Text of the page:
Both the certifier and the advertiser have responsibilities under Section 5 of the FTC Act.  Why did the FTC staff send letters to certifiers and to marketers that display their seals? Because both groups have responsibilities for avoiding misleading claims. For example, as the letter to certifiers notes, “Although your website provides information to marketers regarding your logo’s use, it does not appear to instruct marketers to use qualifying language.” If your clients issue seals or display them, is it time for a compliance check?

The FTC has resources for companies that want to keep green claims clean.  Filled with real-world examples, the Green Guides were written with busy executives in mind. If you haven’t read them in a while, a refresher may be in order. Interested in a deeper dive? As the warning letters remind companies, the Green Guides’ Statement of Basis and Purpose includes detailed information. Bookmark the Business Center’s Environmental Marketing page for free multimedia resources.

The FTC staff hasn’t made an official determination that recipients’ environmental claims violate the law. However, given staff’s concerns, the letters to certifiers asks them to get back to us about “the steps you are taking to ensure that marketers displaying your certification are in compliance.” We also asked advertisers who got the letters to let us know what they’re doing “to bring [their] marketing into compliance.”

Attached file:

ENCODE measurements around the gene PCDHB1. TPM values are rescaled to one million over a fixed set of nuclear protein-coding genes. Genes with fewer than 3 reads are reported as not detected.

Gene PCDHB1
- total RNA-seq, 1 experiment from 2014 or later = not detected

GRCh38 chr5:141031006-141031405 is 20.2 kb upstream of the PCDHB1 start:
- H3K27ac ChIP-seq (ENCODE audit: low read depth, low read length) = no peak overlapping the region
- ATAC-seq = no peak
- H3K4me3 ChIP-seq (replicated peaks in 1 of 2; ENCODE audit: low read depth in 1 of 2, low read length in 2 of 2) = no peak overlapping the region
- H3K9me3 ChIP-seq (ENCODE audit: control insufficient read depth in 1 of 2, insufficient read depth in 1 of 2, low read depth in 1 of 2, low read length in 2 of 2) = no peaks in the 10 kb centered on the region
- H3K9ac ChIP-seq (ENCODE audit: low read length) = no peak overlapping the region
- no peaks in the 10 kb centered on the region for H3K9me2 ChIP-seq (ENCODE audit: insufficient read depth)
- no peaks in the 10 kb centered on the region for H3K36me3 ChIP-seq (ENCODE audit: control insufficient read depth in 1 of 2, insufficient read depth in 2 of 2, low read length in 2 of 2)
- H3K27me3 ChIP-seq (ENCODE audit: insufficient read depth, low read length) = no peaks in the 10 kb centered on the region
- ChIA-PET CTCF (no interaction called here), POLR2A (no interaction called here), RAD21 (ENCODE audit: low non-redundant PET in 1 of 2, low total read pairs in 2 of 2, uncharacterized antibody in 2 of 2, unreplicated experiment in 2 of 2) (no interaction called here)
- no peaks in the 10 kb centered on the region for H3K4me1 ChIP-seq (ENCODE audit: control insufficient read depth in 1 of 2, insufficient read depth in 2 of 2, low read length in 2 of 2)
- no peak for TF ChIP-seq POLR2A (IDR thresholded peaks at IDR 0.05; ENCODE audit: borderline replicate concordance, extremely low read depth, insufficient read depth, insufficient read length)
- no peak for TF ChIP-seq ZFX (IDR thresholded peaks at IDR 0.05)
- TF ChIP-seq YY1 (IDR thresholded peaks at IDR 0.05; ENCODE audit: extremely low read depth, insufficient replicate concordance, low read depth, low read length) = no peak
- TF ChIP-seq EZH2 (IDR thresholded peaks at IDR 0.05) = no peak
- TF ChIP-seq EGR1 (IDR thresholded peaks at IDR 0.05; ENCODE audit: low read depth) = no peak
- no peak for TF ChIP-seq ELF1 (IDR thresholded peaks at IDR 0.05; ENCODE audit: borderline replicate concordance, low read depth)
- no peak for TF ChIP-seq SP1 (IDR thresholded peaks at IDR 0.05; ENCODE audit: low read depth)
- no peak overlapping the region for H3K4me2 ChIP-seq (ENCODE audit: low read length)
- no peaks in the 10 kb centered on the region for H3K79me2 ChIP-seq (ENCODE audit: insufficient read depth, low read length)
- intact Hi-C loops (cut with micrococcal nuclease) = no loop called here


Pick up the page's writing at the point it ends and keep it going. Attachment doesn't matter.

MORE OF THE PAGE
Comments

THE LANGUAGE IS VERY EASY TO UNDRERSTAND.

The FTC is right to actively pursue misleading and false claims by companies green washing their products or services. The prevalence of green washing (NYT, October 18, 2015) confuses the consumer and creates public mistrust for the entire industry. The FTC reference to the generic term Green Seal shouldn't be confused with the credible, widely respected Green Seal certification mark™ of the nonprofit organization Green Seal-- the trusted name in science-based, independent [audits? reviews?] and certification for more than a quarter century. The environmental and health benefits are clearly summarized for each standard.

Thanks for your comment, Joanne. The staff letters used the made-up example of “Green Approved.” It was meant strictly as a hypothetical, not a reference to any particular certification program.